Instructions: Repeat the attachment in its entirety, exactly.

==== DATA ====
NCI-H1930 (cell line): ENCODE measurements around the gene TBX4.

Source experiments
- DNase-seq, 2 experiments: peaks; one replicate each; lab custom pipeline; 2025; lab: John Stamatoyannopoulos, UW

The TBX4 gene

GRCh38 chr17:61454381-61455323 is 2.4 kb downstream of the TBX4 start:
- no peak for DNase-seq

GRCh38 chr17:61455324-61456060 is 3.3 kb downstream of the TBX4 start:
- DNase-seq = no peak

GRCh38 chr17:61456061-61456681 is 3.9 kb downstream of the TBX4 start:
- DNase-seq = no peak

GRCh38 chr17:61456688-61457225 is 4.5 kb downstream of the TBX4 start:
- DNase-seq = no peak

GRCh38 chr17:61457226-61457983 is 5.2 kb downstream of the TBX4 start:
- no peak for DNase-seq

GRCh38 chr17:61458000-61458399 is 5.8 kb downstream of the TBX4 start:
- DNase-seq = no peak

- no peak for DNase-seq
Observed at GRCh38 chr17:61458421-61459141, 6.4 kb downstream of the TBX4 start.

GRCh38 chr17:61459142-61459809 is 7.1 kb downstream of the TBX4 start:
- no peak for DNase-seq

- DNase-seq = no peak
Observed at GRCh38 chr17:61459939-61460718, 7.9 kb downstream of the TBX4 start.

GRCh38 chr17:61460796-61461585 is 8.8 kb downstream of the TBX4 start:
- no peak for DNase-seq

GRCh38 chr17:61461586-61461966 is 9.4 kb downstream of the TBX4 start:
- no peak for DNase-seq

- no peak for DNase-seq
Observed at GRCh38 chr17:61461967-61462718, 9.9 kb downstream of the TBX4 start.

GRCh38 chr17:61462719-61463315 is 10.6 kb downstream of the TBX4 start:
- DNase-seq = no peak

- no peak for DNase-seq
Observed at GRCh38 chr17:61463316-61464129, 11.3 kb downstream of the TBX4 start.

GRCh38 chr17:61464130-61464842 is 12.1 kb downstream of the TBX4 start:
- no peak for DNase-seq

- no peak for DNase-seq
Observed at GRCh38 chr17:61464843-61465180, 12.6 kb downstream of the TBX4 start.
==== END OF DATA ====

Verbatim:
NCI-H1930 (cell line): ENCODE measurements around the gene TBX4.

Source experiments
- DNase-seq, 2 experiments: peaks; one replicate each; lab custom pipeline; 2025; lab: John Stamatoyannopoulos, UW

The TBX4 gene

GRCh38 chr17:61454381-61455323 is 2.4 kb downstream of the TBX4 start:
- no peak for DNase-seq

GRCh38 chr17:61455324-61456060 is 3.3 kb downstream of the TBX4 start:
- DNase-seq = no peak

GRCh38 chr17:61456061-61456681 is 3.9 kb downstream of the TBX4 start:
- DNase-seq = no peak

GRCh38 chr17:61456688-61457225 is 4.5 kb downstream of the TBX4 start:
- DNase-seq = no peak

GRCh38 chr17:61457226-61457983 is 5.2 kb downstream of the TBX4 start:
- no peak for DNase-seq

GRCh38 chr17:61458000-61458399 is 5.8 kb downstream of the TBX4 start:
- DNase-seq = no peak

- no peak for DNase-seq
Observed at GRCh38 chr17:61458421-61459141, 6.4 kb downstream of the TBX4 start.

GRCh38 chr17:61459142-61459809 is 7.1 kb downstream of the TBX4 start:
- no peak for DNase-seq

- DNase-seq = no peak
Observed at GRCh38 chr17:61459939-61460718, 7.9 kb downstream of the TBX4 start.

GRCh38 chr17:61460796-61461585 is 8.8 kb downstream of the TBX4 start:
- no peak for DNase-seq

GRCh38 chr17:61461586-61461966 is 9.4 kb downstream of the TBX4 start:
- no peak for DNase-seq

- no peak for DNase-seq
Observed at GRCh38 chr17:61461967-61462718, 9.9 kb downstream of the TBX4 start.

GRCh38 chr17:61462719-61463315 is 10.6 kb downstream of the TBX4 start:
- DNase-seq = no peak

- no peak for DNase-seq
Observed at GRCh38 chr17:61463316-61464129, 11.3 kb downstream of the TBX4 start.

GRCh38 chr17:61464130-61464842 is 12.1 kb downstream of the TBX4 start:
- no peak for DNase-seq

- no peak for DNase-seq
Observed at GRCh38 chr17:61464843-61465180, 12.6 kb downstream of the TBX4 start.